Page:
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Widower secures injunction to stop late wife’s burial

Grieving widow, Mr Eric Julien, recently successfully secured an injunction against his own daughter to stop his late wife’s burial taking place. The injunction was an urgent, necessary step pending an outcome in ongoing legal proceedings relating to the deceased’s estate. In this special Wealth Preservation Matters update, Contentious Trusts & Probate specialist, Michael Kilbane, considers what the injunction was for and the related court proceedings between the parties.

The main court proceedings – a contested will

The main claim in these proceedings involves a dispute between a father and daughter in respect of their late wife/mother’s will and estate.  Mr Julien (the father) is contesting a will produced by Ms Lisa White (the daughter) for the deceased is invalid on the basis:

  • at the time of signing the will, the late wife/mother was very confused, being ill with cancer, drifting in and out of consciousness, and was highly affected by a strong opioid drug and she was unable to hold a conversation for the whole of December (when she signed the will);
  • he and his wife had a close and trusting relationship (having been married for 57 years) and she would not have signed the will without him being there;
  • the will purported to state the deceased wanted to be buried in Ireland and to leave most of her estate to Ms White specifically, rather than all her five (in total) children;
  • the alleged will named Ms White and Ms Karen Shoreman (director of Crown Wills & Probate Service) as executors and also left £10,000 each to Ms White’s three grandchildren but nothing to the other six great-grandchildren; and
  • he believed his late wife wanted to leave all her estate to him and was always very clear and fair in treating her five children equally.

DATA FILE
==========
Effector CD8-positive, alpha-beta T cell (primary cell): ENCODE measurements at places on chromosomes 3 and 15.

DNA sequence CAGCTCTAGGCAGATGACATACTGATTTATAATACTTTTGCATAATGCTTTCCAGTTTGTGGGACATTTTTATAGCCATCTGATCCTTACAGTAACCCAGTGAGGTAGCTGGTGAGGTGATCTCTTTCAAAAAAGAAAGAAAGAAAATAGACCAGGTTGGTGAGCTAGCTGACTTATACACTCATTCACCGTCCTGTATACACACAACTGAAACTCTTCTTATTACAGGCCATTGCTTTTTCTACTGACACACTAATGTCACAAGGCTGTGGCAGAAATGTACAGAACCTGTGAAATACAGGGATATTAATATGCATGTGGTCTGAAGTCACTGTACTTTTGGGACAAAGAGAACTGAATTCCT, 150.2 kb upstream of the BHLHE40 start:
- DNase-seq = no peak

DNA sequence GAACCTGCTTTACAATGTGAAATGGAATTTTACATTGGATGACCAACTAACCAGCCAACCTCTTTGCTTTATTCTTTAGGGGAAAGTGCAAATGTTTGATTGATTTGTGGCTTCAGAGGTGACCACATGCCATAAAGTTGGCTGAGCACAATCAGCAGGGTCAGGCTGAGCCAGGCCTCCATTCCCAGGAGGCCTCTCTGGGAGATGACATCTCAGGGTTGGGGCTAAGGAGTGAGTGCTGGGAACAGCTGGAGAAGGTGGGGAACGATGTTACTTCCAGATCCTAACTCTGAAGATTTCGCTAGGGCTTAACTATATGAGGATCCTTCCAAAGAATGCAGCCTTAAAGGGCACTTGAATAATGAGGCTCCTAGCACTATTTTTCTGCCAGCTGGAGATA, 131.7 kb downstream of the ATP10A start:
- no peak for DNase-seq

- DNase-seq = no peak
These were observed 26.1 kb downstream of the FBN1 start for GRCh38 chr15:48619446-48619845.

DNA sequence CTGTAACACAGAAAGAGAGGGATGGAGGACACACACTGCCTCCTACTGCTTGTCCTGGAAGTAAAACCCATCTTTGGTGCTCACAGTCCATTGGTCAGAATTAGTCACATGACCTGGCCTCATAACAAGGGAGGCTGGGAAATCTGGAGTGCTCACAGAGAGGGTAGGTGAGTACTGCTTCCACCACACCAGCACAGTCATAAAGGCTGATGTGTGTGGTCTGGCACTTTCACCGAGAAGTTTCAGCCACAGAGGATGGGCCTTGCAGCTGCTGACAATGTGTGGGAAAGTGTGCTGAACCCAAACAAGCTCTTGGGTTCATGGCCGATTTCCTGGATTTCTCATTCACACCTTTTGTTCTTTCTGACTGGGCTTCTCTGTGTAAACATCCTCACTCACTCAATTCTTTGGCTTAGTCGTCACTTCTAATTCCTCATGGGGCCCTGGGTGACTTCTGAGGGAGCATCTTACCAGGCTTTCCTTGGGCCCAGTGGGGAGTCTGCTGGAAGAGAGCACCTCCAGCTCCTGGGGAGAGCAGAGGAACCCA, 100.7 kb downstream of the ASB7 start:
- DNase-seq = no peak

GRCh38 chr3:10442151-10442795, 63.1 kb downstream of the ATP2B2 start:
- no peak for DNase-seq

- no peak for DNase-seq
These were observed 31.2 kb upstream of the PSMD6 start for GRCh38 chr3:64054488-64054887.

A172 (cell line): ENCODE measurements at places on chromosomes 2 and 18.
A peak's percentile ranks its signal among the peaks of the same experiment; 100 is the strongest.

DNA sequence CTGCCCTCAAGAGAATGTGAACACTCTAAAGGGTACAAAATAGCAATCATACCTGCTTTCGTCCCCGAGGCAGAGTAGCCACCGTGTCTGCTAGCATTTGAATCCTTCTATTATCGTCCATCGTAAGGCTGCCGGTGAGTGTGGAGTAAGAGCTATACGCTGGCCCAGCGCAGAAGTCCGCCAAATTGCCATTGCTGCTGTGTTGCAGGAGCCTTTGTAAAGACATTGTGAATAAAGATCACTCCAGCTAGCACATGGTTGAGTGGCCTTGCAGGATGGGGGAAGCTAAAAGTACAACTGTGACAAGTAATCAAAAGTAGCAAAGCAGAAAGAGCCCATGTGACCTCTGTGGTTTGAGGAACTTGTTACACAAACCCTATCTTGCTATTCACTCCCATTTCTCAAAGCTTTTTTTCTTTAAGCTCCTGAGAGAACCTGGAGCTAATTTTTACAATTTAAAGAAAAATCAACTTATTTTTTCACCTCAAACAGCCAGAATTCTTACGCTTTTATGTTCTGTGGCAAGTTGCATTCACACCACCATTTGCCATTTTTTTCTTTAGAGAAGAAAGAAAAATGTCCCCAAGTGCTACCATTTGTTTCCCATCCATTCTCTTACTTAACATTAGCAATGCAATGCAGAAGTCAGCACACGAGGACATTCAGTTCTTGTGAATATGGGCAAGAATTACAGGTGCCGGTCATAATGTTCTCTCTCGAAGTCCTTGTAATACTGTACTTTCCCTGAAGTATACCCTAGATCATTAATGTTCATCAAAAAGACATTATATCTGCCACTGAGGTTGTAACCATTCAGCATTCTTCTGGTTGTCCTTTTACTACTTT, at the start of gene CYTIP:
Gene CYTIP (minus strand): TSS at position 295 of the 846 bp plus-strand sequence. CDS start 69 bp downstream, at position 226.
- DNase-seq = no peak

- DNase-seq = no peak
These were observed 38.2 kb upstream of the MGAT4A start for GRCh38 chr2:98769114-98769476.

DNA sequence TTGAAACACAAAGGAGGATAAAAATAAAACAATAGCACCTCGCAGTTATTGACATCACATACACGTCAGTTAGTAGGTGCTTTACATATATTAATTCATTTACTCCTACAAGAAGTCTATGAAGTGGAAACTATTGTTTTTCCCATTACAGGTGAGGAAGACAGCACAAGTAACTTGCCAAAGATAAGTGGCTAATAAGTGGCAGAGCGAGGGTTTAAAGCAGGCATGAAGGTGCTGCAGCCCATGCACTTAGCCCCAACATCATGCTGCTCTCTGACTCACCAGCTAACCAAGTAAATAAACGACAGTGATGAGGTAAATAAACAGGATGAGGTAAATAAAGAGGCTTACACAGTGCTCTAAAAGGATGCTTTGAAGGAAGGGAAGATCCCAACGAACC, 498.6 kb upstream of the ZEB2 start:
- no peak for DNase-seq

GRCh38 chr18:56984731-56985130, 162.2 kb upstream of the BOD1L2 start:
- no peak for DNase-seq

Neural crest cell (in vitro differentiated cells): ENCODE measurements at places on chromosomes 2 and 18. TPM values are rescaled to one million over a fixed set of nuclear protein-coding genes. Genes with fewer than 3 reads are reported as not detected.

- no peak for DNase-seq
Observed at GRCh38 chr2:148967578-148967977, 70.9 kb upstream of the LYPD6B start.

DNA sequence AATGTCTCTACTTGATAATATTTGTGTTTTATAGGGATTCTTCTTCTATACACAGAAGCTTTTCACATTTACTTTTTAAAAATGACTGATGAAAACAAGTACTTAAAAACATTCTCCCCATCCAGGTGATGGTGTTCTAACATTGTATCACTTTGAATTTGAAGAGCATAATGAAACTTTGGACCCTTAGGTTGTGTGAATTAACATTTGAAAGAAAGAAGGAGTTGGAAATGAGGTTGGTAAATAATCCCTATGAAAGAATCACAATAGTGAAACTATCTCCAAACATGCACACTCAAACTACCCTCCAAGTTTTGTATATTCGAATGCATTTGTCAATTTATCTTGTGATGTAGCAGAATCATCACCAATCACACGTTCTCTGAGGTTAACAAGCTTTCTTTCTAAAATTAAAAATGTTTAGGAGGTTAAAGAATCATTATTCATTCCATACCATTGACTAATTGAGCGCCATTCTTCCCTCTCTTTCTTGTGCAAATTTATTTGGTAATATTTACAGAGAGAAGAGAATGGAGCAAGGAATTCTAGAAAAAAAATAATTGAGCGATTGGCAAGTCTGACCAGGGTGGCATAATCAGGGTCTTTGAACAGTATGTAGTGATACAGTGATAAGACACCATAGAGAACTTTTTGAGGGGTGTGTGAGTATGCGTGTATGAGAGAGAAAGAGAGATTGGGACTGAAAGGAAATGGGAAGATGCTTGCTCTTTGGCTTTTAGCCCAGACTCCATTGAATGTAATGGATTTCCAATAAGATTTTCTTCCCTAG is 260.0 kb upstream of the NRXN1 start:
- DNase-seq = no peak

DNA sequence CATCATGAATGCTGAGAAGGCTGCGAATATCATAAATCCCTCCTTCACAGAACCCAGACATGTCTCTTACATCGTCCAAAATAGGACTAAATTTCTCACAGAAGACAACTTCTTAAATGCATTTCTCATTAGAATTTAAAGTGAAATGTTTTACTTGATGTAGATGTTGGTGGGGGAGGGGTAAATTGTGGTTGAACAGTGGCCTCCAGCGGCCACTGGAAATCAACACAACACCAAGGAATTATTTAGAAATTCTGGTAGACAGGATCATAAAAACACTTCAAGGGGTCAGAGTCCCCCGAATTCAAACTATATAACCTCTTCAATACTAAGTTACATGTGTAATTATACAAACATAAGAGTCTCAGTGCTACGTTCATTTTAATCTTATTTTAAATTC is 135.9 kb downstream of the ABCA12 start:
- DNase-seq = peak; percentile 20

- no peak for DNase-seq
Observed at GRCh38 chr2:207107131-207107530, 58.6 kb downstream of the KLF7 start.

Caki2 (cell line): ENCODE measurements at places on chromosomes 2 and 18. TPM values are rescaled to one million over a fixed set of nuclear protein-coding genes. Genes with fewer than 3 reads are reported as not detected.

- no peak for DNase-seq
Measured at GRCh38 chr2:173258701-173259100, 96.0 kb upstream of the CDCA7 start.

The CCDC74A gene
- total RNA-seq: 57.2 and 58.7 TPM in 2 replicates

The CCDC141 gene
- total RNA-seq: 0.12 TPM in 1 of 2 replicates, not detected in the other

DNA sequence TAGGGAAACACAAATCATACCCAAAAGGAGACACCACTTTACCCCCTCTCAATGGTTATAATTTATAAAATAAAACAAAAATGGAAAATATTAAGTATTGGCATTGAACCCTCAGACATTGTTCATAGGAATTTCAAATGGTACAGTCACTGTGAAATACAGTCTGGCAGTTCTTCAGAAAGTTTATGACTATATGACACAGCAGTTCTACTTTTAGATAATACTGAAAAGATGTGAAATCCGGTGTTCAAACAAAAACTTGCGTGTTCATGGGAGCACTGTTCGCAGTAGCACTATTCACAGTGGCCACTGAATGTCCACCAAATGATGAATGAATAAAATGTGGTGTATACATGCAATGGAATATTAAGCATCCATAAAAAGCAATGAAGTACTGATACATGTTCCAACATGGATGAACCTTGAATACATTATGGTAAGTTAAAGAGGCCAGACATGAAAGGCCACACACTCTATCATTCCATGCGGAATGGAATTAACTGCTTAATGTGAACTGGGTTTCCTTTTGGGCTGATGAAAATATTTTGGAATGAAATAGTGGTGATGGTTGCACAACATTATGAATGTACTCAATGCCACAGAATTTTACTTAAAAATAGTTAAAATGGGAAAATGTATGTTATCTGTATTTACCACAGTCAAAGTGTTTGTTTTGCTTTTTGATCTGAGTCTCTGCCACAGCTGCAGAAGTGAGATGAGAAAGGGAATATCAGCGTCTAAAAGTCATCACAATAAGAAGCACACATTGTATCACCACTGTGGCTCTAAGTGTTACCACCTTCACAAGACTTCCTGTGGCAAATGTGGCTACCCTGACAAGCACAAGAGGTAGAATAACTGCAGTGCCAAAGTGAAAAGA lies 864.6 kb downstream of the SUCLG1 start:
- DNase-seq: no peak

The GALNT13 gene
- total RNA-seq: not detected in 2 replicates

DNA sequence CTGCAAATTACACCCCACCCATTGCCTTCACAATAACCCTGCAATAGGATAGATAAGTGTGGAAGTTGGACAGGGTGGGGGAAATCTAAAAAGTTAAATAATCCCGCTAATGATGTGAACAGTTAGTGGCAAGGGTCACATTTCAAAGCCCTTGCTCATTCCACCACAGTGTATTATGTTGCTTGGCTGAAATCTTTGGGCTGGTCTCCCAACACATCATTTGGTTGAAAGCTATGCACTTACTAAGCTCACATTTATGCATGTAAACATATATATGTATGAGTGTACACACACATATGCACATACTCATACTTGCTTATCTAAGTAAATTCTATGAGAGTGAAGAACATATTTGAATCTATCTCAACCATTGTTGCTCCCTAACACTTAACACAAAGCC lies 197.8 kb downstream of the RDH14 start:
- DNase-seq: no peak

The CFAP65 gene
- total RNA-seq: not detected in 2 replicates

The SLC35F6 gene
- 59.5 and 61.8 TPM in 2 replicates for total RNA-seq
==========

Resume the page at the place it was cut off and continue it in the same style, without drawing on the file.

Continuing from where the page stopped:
Ms White, the Defendant, denies his claims asserting her mother was not confused and/or highly medicated and recalling instructions being given to Ms Shoreman on speakerphone in front of her father and husband.

As part of the injunction application, the court heard claims how Ms White arranged for her mother to be buried on 10 March 2023, but when Mr Julien and other relatives contacted her, she stopped taking their calls and refused to stop the arrangements.

Mr Julien also reached out to the funeral director, Barnes & Hicks to ask them to delay the burial, but they refused to do so without a court order.

What was the emergency injunction for?

Given that Ms White and/or the funeral directors were refusing to delay the burial, Mr Julien applied to the High Court for an emergency injunction against his daughter to stop the burial going ahead. Mr Julien told the court how the deceased had a ‘horror of burial’ and she had often shared her fears with him about being underground with “worms and insects” and, therefore, had indicated  not wanting to be buried.

The court agreed with Mr Julien and made an order:

  • preventing a burial organised by Ms White on 10 March 2023;
  • specifying details for the funeral of the deceased, in particular for Ms Julien to be cremated following a Catholic funeral service in London and for her ashes to be interred in Kensal Green cemetery;
  • permission for Mr Julien to be the only person to deliver a eulogy at the funeral; and
  • that two separate wakes take place for the deceased, paid for out of her estate.

What next?

The main proceedings will now continue to determine the validity of the will, although the Judge has imposed a stay of proceedings for three months encouraging the parties to consider mediation.


Mr Julien’s application for an emergency injunction was an essential step to prevent the burial, absent cooperation from his daughter and/or the funeral director and the court was clearly persuaded by Mr Julien’s concerns.

It will be interesting to see what happens in the main proceedings – will the parties agree to mediation and if they do, will it work? We will keep you updated.

As ever, these cases are also an important reminder about the importance of validly preparing a will and being clear about what you want to happen to your estate and your funeral wishes. In circumstances where a qualified solicitor prepares a will, there is a greater assumption the will is valid due to solicitors having high professional standards and being officers of the court.

If you intend to challenge a will based on alleged invalidity, it is critical to take legal advice as early as possible and to consider urgent steps to comply with the wishes of the deceased. Please get in touch with our highly experienced Contentious Trusts & Probate team.


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